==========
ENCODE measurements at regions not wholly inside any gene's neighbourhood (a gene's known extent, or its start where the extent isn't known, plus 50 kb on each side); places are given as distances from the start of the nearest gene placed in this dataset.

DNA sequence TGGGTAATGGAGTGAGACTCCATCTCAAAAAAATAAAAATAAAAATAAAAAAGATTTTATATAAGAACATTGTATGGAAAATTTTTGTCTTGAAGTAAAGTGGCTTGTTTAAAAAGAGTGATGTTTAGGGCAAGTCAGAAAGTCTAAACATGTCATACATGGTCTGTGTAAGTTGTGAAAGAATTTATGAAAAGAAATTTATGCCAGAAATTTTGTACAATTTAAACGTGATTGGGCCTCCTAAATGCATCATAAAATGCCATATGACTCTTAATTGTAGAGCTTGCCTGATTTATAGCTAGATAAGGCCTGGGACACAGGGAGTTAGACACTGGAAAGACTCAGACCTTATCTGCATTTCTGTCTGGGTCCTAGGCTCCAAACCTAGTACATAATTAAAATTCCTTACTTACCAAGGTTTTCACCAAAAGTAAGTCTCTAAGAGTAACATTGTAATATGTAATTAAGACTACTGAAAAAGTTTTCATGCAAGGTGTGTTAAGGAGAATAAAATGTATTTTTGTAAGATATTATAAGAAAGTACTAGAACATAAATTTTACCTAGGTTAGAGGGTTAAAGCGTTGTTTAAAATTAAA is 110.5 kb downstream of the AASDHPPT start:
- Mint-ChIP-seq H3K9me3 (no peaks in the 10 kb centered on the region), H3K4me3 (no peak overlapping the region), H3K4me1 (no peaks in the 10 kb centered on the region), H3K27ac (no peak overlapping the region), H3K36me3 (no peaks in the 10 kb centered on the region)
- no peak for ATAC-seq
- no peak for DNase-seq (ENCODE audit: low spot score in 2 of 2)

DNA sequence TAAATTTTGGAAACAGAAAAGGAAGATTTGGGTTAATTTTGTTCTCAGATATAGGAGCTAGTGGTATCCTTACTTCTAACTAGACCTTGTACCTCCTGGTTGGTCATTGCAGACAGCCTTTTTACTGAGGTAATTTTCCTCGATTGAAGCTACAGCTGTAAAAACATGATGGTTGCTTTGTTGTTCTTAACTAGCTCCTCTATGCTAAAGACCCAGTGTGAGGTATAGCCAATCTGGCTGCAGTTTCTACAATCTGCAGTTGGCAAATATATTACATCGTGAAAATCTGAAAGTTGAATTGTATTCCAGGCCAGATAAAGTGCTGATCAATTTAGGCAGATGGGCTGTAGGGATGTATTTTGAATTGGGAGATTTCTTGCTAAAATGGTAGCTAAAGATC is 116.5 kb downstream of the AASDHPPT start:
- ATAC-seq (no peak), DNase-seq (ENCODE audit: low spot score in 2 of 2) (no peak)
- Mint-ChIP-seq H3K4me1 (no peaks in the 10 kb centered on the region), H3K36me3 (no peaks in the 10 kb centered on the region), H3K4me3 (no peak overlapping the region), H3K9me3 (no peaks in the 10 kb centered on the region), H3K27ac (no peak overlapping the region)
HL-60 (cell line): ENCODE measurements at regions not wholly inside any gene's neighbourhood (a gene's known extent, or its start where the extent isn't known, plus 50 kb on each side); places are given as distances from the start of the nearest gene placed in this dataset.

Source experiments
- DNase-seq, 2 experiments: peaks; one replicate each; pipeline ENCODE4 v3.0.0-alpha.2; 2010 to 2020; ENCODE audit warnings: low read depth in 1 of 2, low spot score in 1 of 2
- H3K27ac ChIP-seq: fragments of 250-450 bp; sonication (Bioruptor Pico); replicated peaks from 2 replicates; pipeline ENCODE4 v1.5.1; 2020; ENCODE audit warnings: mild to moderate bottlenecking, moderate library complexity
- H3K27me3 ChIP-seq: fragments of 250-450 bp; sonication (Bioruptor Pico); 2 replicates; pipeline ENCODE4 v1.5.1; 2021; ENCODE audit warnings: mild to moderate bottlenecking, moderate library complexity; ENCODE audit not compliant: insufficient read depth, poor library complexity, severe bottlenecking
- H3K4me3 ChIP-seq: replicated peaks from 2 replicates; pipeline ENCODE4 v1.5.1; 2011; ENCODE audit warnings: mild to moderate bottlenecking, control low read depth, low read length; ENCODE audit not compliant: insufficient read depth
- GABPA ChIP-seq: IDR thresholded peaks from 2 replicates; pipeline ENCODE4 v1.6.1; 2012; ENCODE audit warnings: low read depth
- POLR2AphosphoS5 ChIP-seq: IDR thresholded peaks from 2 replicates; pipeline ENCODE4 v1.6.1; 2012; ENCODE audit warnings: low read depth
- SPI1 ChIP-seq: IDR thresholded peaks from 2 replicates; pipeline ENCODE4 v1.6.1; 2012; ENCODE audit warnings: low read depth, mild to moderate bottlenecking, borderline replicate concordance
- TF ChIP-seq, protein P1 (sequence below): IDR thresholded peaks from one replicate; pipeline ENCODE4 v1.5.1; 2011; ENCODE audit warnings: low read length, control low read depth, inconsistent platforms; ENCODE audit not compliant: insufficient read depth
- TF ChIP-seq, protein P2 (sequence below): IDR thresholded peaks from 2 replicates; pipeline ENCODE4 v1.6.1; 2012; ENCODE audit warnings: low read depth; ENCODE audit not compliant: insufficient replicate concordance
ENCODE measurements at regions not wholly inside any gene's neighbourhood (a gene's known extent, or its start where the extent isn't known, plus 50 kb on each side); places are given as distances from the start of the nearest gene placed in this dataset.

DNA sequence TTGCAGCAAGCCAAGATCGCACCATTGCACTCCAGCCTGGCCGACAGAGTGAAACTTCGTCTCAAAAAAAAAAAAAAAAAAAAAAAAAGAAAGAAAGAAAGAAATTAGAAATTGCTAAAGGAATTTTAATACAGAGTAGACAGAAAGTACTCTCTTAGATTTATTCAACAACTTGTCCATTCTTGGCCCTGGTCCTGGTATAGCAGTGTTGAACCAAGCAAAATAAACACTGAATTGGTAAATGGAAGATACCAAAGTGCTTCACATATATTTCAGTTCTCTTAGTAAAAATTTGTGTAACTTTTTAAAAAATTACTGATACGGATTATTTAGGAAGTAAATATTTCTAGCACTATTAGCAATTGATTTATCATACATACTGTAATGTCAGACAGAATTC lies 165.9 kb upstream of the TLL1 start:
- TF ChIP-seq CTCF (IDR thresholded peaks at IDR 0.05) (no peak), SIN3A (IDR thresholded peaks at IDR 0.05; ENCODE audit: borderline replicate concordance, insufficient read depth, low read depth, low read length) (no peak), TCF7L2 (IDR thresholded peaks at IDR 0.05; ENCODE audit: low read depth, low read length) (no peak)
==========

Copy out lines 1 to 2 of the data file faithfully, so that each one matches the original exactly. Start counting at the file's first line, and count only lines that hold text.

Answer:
ENCODE measurements at regions not wholly inside any gene's neighbourhood (a gene's known extent, or its start where the extent isn't known, plus 50 kb on each side); places are given as distances from the start of the nearest gene placed in this dataset.

DNA sequence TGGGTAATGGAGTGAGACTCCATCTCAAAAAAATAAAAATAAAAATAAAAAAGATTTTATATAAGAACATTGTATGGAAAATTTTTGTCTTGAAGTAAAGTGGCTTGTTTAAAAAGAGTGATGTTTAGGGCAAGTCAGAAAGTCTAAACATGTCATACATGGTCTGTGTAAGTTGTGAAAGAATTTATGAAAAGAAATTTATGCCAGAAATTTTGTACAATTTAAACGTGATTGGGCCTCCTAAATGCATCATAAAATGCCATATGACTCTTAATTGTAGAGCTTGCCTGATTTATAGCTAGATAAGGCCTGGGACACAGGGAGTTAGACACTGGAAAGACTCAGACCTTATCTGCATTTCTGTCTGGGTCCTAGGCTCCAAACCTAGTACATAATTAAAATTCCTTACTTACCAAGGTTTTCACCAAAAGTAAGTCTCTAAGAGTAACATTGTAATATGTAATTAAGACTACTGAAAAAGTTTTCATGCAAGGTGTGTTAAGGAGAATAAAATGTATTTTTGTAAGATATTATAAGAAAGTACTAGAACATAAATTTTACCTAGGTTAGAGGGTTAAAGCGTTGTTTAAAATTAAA is 110.5 kb downstream of the AASDHPPT start: